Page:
Senior BJP leader Jaswant Singh has said Pakistan’s founder Mohammad Ali Jinnah was “demonised” by India, though it was Jawaharlal Nehru’s belief in a centralised system that led to the Partition.

Mr. Singh, whose book ‘Jinnah-India, Partition, Independence’ will be released tomorrow, said Indian Muslims were treated as aliens. “Oh yes, because he created something out of nothing and single-handedly he stood up against the might of the Congress and the British who didn’t really like him... Gandhi himself called Jinnah a great Indian. Why don’t we recognise that? Why don’t we see [and try to understand], why he called him that,” Mr. Singh said, when asked by Karan Thapar in an interview whether he viewed Jinnah as a great man.

The former External Affairs Minister said India had misunderstood Jinnah and made a demon out of him. Contrary to the popular perception, Mr. Singh said, it was not Jinnah, but Jawaharlal Nehru’s “highly centralised polity” that led to the Partition.

Mr. Singh contested the popular Indian view that Jinnah was the villain of Partition or the man principally responsible for it.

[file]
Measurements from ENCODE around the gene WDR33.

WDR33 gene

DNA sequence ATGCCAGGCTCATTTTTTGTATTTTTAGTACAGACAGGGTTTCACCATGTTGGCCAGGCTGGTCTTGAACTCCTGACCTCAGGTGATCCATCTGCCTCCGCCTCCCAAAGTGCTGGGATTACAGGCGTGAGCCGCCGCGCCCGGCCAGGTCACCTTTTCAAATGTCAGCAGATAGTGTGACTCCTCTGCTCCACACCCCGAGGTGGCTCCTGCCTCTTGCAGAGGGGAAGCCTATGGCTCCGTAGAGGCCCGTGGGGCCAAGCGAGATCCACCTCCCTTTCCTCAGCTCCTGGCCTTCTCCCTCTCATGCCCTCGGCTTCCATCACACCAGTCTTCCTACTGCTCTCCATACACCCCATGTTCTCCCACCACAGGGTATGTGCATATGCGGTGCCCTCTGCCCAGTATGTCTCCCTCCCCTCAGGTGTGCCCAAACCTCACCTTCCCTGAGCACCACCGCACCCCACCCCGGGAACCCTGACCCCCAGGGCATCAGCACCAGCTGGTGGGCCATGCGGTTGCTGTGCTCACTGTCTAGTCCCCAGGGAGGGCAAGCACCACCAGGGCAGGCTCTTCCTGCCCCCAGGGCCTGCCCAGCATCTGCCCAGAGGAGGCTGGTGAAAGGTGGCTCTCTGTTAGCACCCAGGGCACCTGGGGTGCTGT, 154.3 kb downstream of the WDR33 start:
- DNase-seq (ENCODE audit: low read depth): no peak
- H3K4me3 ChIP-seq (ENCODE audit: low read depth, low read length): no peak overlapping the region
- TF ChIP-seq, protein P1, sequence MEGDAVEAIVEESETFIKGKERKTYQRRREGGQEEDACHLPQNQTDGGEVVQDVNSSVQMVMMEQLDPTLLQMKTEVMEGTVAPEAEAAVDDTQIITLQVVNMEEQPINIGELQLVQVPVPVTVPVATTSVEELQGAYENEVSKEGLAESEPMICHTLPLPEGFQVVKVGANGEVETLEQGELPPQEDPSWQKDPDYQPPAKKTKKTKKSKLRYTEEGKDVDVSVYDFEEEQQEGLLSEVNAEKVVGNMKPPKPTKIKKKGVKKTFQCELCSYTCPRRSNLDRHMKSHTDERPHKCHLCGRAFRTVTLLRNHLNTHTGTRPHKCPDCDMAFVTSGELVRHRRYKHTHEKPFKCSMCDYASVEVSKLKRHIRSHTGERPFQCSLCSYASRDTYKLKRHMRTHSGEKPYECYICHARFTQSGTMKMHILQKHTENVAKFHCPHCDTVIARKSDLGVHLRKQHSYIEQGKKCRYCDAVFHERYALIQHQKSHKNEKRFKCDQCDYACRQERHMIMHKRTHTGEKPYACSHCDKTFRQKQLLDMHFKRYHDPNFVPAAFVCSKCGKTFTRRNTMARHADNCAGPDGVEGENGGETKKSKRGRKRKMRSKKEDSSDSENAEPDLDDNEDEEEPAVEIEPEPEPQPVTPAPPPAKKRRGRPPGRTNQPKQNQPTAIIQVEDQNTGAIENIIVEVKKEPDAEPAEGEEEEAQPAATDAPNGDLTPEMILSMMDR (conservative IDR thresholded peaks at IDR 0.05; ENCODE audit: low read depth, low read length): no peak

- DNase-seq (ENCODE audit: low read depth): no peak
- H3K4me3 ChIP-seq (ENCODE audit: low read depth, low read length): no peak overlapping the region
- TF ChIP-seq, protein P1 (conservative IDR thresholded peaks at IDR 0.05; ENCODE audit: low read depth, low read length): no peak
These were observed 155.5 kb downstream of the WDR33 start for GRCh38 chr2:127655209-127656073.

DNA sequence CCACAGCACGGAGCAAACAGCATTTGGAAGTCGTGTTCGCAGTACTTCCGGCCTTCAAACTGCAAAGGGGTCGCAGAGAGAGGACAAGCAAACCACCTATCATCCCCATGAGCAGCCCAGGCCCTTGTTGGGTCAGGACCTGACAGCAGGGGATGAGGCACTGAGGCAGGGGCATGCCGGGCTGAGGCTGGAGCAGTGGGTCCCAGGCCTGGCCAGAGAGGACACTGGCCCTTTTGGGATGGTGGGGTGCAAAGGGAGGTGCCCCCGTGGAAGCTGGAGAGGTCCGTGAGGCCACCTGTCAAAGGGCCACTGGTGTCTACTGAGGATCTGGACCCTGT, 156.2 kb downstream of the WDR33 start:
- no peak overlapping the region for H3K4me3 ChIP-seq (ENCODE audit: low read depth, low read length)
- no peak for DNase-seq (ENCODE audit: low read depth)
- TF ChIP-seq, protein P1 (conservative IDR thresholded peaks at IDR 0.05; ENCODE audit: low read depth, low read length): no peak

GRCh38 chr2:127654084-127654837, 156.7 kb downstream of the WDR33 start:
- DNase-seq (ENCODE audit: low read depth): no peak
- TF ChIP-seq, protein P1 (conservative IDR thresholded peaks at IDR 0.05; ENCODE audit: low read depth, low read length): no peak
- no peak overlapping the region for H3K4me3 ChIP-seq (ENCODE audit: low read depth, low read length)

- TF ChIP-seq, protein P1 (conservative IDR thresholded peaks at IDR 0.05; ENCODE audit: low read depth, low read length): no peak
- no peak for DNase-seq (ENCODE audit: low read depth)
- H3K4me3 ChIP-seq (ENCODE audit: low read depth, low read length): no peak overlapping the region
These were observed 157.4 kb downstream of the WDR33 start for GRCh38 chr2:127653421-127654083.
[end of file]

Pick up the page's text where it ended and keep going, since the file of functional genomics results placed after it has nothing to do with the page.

Maintaining that this view was wrong, he said: “It is not borne out by facts...We need to correct it.” He reckoned that Jinnah’s call for Pakistan was “a negotiating tactic” to obtain “space” for Muslims “in a reassuring system,” in which they would not be dominated by the Hindu majority.

Had the final decisions been taken by Mahatma Gandhi, Rajaji or Maulana Azad, rather than Nehru, a united India would have been attained, he said.

Mr. Singh said the widespread opinion that Jinnah was against Hindus was mistaken.

When told that his views might not be to his party’s liking, he replied: “I did not write this book as a BJP parliamentarian. I wrote this book as an Indian... this is not a party document. My party knows I have been working on this.”

Mr. Singh also spoke about Indian Muslims who, he said, “have paid the price of Partition.” He said India treated them as “aliens.” “Look at the eyes of the Muslims who live in India, and if you truly see the pain with which they live, to which land do they belong?”

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